Over the holidays I got the chance to visit a somewhat new museum in Jerusalem- ‘The Israel-Jerusalem Museum’. It was a great day and two friends from EMIS accompanied me. Everything looked great, but there was this one piece that we simply could not pass by; a simple white chair, the plastic ones that the only respect they get is being presented in one’s back yard. This same chair was hung on the wall and carried the following writing on it: “RESPECT CHEAP FURNITURE!” It is a part of a series called “Buildings of Disaster, from the “Souvenirs for the End of the Century” project. It was done by Constantin and Laurene Boym, as a response to the Oklahoma City bombing.

At the time (1997) they tried to make a statement, one that is relevant for today as well. As I see it, they protested against our handling the resources around us, in other words, our consumerist habits. This plane chair is fairly comfortable and it is hard to find a person who would not be able to afford it. Yet we hardly see them in houses… Why? Is it because they are too plain, not advanced enough, too cheap or just boring? Perhaps it is true but then again, why does it matter? I mean, if we think about inventions, most of them started by serving a need; a task that the plain white chair succeeds in performing.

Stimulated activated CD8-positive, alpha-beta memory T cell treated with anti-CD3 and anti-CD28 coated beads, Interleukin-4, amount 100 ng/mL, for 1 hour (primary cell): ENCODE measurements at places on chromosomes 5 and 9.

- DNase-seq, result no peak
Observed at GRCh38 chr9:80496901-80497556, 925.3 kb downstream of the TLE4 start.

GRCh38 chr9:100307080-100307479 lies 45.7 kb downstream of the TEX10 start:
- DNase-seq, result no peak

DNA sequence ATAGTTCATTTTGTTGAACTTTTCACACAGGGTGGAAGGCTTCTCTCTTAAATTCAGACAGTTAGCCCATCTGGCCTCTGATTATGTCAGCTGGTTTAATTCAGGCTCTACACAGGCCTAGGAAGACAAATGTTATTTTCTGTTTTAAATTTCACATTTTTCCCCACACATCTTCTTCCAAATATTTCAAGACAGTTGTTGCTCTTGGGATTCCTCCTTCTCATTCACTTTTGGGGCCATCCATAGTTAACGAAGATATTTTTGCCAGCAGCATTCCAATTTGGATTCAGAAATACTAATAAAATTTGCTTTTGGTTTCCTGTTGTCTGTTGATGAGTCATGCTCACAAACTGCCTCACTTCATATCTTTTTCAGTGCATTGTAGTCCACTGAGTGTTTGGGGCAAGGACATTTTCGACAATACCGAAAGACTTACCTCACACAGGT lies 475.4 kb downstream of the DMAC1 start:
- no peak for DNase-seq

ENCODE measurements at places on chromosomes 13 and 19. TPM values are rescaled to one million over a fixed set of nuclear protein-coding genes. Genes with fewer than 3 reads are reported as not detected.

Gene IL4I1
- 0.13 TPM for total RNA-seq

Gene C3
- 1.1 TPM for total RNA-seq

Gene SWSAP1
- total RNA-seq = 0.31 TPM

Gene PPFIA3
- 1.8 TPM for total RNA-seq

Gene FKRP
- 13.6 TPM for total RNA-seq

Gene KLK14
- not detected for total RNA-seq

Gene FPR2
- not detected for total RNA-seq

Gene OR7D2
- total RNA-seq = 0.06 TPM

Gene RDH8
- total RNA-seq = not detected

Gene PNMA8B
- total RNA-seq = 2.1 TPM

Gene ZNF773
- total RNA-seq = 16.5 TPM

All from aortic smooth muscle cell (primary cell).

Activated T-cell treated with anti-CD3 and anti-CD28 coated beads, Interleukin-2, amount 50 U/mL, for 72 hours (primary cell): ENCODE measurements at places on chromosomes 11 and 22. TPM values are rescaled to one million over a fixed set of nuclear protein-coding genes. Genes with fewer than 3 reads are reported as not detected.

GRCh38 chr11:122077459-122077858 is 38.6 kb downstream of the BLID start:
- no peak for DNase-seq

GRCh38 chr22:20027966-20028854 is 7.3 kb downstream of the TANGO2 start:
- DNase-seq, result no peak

In the bombing, 324 buildings were damaged so it might be that only after a grand disaster we come to appreciate and respect what we have. We cling to it because there is no other option, we suddenly realize and act as if we knew it all along, as if we had it written in black and white. Of course it might also refer to the feelings people have, this feeling of the earth tumbling below your feet because everything is gone, or maybe just changing, that’s all. We are left staring at a transparent chair, when in fact it is very much white and very much there. No matter how you interpret it, my roommates and I decided to give it some thought and value. We took a white chair we found, cleaned it and wrote on it the same quote, leaving us with no choice but letting the statement penetrate our minds every day.

We live in a village, or as I see it, in a Kibbutz. The Kibbutz values are all around us; we clean when our turn arrives, help on the barn/stable, eat together, share a room, share an educator. We get a chance to respect money and hard work, after which it is very hard for me to want to buy something, especially if I don’t even need it. Yet again, maybe it’s just the fact that my mom is not here to forbid me from bringing in “trash” to the house, even though I promise to clean it.

Written by Ma’ayan Agmon

Edited by Maria Tirnovanu


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